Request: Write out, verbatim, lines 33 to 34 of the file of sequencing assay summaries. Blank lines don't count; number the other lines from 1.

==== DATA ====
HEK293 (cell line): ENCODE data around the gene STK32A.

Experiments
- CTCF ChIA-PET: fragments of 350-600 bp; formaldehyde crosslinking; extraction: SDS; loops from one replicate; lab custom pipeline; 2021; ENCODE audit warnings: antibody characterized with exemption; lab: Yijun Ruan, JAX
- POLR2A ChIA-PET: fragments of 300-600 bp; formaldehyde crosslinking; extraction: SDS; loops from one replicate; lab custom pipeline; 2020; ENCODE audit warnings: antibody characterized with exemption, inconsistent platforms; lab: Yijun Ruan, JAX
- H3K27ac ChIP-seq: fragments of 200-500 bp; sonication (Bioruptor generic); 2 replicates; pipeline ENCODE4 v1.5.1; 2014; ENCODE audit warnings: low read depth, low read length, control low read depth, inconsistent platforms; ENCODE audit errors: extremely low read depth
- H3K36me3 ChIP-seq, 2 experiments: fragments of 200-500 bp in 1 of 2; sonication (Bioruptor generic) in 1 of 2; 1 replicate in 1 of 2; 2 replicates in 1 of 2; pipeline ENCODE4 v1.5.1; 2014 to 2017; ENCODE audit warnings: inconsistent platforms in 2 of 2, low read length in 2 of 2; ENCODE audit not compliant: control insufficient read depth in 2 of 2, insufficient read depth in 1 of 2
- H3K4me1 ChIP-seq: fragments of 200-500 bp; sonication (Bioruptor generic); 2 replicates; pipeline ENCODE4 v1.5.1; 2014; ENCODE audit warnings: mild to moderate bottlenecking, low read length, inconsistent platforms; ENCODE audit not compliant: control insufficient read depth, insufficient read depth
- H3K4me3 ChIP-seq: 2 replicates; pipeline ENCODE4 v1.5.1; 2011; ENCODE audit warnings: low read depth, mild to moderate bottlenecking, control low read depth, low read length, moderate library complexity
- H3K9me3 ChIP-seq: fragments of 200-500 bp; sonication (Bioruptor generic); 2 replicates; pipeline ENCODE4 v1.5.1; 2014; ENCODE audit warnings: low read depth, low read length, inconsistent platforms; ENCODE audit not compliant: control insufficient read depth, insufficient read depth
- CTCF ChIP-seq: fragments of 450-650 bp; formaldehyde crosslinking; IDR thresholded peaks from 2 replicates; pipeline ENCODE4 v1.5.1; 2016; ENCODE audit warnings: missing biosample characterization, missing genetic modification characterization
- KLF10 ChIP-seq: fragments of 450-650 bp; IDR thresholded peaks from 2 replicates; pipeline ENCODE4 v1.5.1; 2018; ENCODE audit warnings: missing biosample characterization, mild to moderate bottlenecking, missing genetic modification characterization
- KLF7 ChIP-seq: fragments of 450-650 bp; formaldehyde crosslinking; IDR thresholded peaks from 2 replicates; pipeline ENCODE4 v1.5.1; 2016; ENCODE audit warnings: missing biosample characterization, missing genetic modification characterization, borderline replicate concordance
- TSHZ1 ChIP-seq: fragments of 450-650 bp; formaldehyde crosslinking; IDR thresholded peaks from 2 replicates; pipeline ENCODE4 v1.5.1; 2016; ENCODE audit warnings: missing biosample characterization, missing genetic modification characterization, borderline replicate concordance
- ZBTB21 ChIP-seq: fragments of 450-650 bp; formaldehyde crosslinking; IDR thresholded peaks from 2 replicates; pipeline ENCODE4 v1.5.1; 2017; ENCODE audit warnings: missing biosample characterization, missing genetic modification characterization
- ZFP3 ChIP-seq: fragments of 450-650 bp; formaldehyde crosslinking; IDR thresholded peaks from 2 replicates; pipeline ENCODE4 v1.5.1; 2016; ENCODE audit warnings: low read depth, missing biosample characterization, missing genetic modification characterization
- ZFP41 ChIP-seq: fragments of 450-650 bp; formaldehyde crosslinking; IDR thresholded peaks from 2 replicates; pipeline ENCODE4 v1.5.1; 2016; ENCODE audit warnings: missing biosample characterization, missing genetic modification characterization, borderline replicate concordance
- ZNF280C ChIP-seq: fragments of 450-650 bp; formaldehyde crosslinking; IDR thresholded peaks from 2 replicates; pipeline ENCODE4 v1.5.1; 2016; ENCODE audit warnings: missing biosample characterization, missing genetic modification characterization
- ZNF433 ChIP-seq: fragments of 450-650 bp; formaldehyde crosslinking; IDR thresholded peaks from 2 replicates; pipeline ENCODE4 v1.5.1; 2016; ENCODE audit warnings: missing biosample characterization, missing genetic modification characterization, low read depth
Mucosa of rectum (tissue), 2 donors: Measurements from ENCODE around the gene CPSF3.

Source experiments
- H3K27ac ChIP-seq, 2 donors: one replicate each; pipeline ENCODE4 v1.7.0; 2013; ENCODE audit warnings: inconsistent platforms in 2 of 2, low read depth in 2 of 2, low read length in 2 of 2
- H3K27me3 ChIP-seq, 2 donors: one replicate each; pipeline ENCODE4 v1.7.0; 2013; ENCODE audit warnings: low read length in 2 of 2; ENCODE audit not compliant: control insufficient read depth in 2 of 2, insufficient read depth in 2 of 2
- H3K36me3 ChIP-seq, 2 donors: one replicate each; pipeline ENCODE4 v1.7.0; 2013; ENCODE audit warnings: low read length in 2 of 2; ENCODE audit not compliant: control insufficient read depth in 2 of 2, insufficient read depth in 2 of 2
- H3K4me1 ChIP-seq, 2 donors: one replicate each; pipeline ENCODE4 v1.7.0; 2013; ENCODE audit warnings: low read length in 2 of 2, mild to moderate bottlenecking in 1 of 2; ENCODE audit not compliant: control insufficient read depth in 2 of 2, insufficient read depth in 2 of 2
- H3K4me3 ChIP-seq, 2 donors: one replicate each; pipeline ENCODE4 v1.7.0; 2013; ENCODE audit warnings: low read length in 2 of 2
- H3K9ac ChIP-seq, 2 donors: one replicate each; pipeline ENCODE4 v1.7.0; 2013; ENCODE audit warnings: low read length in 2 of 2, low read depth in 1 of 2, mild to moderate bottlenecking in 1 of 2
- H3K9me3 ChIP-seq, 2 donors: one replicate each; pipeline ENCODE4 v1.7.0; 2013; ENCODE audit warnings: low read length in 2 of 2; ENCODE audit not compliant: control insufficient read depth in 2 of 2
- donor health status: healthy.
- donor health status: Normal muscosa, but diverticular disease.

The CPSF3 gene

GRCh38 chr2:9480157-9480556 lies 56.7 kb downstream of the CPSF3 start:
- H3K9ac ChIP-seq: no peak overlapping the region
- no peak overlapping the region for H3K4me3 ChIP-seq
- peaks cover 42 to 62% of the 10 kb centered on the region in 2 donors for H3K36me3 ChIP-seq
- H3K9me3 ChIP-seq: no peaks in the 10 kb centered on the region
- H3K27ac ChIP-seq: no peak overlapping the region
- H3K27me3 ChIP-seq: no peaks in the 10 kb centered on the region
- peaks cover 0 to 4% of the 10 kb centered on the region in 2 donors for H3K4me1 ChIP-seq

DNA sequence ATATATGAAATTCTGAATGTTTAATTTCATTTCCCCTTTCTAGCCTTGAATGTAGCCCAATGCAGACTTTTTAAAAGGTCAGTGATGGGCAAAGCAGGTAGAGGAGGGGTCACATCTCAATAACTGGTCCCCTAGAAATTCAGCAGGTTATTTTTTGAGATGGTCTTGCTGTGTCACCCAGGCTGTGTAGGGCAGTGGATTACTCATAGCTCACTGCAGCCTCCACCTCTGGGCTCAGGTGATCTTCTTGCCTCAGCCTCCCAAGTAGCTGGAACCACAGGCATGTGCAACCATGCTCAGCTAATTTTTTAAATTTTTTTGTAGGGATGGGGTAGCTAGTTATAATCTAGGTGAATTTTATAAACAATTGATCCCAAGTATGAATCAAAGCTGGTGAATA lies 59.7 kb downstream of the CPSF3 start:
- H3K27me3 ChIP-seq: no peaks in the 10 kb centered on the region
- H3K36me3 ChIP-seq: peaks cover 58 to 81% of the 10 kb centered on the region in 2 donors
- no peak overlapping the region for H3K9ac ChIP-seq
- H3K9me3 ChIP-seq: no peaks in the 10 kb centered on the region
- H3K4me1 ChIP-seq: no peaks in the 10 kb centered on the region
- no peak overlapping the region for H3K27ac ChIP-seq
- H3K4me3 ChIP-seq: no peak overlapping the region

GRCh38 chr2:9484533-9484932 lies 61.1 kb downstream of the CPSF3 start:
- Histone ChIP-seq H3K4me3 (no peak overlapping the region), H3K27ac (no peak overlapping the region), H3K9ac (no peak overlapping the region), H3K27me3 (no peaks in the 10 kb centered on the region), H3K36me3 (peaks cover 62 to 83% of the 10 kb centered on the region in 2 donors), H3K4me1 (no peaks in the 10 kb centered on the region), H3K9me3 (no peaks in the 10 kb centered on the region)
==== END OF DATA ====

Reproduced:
- no peak overlapping the region for H3K4me3 ChIP-seq
- peaks cover 42 to 62% of the 10 kb centered on the region in 2 donors for H3K36me3 ChIP-seq